The procedure for detecting traveling waves is one where the data determine Q, and Q varies from moment to moment. u and v can be thought of as a coordinate system determined by the ongoing dynamics of the cortical system rather than that determined solely by the position of the cortical system in space and time.

We may summarize this argument by noting that the purpose of experimentation is to hold extraneous factors constant (Bhaskar 1997). Evidence from the study of cortical traveling waves indicates that characterizing the temporal or spatial components of the signal separately is not sufficient to hold the relevant factors constant. It is not simply a matter of dealing with unwanted, uncontrolled factors, which for practical considerations can be ignored, such as air resistance of objects in freefall. Since traveling waves account for a large proportion of the variance in measured phase, and since traveling waves are found at many spatial and temporal scales of cortical organization, we suggest that cortical activity cannot be satisfactorily understood using the assumption of space–time separability and associated logic described by (1)–(6). In other words, the relevant signal is not space–time separable, and therefore, assuming space–time separability destroys relevant signal (Alexander et al. 2013). As we stated at the outset, our working assumption is that space–time separability is akin in status to the four humors, that is, it reflects a preparadigmatic view, rather than being a paradigm in need of revolution (Kuhn 1970). Like others (Kampis 1991; Maturana and Varela 1980; Skarda and Freeman 1987), we question the very notion that neurological entities are events occur at certain locations and times, rather than being comprised of trajectories that extend over locations and times. These issues can only be decided as scientific discovery unfolds, when new approaches produce powerful results that are not explicable within the previous framework.


We suggest that cortical activity in general is not space–time separable. The precise transformation to the coordinate system that would allow space–time separability changes from moment to moment. These observations regarding cortical activity have a number of important implications.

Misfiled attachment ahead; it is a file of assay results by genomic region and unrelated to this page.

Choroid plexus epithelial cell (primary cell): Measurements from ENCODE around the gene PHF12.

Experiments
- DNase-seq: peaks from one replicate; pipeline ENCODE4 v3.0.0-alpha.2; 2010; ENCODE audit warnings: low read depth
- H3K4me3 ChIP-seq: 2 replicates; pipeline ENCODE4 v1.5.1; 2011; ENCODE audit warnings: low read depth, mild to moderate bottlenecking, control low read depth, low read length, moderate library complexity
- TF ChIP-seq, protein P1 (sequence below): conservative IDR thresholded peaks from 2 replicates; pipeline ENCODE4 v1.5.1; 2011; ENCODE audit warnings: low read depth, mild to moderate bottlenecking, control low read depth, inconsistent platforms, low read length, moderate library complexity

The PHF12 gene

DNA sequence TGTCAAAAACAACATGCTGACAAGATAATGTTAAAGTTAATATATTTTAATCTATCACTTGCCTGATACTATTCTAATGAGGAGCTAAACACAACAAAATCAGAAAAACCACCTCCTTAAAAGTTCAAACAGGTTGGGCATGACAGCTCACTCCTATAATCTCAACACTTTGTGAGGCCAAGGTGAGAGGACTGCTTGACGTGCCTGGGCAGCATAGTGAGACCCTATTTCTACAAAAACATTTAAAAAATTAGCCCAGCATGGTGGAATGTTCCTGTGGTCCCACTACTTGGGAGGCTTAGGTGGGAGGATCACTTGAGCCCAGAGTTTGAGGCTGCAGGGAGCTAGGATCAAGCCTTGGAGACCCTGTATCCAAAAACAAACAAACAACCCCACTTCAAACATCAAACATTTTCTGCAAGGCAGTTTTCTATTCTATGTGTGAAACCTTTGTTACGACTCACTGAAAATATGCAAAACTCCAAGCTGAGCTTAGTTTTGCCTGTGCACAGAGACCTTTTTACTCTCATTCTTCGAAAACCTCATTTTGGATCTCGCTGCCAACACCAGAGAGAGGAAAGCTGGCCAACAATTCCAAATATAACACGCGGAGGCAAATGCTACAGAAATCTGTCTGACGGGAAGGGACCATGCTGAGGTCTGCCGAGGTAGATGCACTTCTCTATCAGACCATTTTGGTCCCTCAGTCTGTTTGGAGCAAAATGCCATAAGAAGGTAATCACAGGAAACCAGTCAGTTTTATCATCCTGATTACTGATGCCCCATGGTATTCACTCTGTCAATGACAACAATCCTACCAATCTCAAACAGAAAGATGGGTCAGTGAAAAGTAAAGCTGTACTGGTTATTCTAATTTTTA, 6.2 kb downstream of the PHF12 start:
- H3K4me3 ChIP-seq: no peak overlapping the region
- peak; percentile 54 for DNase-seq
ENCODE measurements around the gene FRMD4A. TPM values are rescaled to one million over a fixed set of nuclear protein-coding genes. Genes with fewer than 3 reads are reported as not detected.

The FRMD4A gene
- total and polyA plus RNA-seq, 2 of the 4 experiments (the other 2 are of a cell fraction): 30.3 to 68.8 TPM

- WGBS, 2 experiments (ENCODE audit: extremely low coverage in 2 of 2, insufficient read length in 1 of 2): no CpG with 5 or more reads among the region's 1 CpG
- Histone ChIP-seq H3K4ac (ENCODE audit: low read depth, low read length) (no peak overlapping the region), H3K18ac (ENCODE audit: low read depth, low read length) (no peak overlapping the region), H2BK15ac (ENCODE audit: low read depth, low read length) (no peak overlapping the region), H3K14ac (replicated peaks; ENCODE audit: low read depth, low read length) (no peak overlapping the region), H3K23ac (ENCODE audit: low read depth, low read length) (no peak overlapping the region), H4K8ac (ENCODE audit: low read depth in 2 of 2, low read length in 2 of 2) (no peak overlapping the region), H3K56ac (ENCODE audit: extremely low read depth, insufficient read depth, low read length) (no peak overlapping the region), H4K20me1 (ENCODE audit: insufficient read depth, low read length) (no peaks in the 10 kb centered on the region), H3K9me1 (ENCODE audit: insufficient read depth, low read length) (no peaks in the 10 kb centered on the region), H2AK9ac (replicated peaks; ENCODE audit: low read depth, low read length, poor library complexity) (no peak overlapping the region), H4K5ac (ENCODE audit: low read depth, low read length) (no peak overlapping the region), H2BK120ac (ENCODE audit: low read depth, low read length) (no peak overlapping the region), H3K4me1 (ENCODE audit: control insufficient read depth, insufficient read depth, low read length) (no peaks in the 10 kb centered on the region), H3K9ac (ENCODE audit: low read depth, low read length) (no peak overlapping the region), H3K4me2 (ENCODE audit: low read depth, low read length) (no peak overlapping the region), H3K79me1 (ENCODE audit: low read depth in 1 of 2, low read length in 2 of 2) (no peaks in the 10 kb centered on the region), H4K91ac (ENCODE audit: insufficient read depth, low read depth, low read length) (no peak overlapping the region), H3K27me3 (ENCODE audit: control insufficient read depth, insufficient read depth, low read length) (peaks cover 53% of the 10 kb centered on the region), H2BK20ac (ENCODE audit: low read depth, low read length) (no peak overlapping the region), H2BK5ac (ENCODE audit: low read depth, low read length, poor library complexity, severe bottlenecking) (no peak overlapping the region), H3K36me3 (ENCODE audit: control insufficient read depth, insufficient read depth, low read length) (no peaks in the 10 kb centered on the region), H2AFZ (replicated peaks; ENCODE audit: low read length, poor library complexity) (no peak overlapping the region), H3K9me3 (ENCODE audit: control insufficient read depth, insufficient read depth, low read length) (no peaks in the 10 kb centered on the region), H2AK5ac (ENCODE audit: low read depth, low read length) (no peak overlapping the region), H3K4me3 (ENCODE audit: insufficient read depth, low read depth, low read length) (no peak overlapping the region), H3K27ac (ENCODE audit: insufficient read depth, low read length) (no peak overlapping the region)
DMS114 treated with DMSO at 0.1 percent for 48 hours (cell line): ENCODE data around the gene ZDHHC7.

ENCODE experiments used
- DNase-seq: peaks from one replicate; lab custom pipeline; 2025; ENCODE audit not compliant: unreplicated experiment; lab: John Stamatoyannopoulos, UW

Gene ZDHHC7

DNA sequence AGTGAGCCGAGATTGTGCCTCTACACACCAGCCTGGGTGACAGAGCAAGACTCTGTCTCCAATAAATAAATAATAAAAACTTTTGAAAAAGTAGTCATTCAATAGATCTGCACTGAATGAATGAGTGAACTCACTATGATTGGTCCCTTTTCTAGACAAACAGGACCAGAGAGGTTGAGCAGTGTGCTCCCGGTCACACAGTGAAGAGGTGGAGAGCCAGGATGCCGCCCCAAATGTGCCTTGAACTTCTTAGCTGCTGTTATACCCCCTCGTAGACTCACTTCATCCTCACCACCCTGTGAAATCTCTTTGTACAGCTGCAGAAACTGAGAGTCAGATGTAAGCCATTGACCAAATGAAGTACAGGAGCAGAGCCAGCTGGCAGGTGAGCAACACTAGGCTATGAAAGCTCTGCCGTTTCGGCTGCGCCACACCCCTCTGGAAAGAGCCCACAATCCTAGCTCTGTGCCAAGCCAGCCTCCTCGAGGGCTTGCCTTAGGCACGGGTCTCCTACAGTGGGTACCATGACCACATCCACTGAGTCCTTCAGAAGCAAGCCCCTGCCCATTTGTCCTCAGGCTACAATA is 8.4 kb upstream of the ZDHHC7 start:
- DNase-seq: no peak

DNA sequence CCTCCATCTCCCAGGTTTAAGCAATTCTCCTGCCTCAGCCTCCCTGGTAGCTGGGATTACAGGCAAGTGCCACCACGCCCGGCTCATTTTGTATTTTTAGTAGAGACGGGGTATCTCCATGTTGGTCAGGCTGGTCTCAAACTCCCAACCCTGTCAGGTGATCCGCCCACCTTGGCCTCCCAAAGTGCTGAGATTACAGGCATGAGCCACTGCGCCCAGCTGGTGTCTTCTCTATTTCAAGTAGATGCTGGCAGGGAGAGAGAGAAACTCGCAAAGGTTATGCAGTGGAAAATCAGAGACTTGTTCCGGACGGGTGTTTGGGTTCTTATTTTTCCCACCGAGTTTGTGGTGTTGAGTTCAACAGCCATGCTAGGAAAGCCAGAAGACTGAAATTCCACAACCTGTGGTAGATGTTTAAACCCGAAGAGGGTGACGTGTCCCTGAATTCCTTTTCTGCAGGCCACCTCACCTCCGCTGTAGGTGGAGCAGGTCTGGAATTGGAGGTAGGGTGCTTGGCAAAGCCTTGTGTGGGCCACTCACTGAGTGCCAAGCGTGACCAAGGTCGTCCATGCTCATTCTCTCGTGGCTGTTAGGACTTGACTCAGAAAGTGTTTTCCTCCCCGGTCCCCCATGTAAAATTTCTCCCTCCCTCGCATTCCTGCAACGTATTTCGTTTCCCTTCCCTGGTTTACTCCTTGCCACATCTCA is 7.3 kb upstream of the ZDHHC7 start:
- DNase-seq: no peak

Trial averages (as they are usually taken in neuroscience) do not just reduce noise, but also wash out task-related activity that due to the changing coordinate system is non-additive. This can be seen in Fig. 2, where the shape of the trial-averaged wave does not look like any of the waves found by clustering together similar pattern of phase. Subtraction of activation topographies between conditions distinguishes only some of the signal; some true differences are missed in the ‘noise’ of the changing coordinate system. This point can be illustrated by considering the space–time inseparable RFs of direction-selective neurons. As described previously, the difference between the two curves in 1,C,I A and B is a scaling factor. The factor can be found by dividing pairs of values in the two curves (f A/f B = −1). In the case of Fig. 1,B,II A and B, the difference between the two curves turns out to be not simply a scaling factor; due to the absence of space–time separability, the two curves are rather different in shape. In order to retrieve the correct scaling factor, we would first have to rotate the underlying coordinate system according to Q and only then would the two curves differ by a constant weighting factor. In other words, it is the transformation of the coordinate system by Q takes us from space-time inseparability to a separable system. While this is easily illustrated in the case of direction-tuned RFs, the evidence from traveling waves in the cortex is that the same applies to large-scale cortical signals.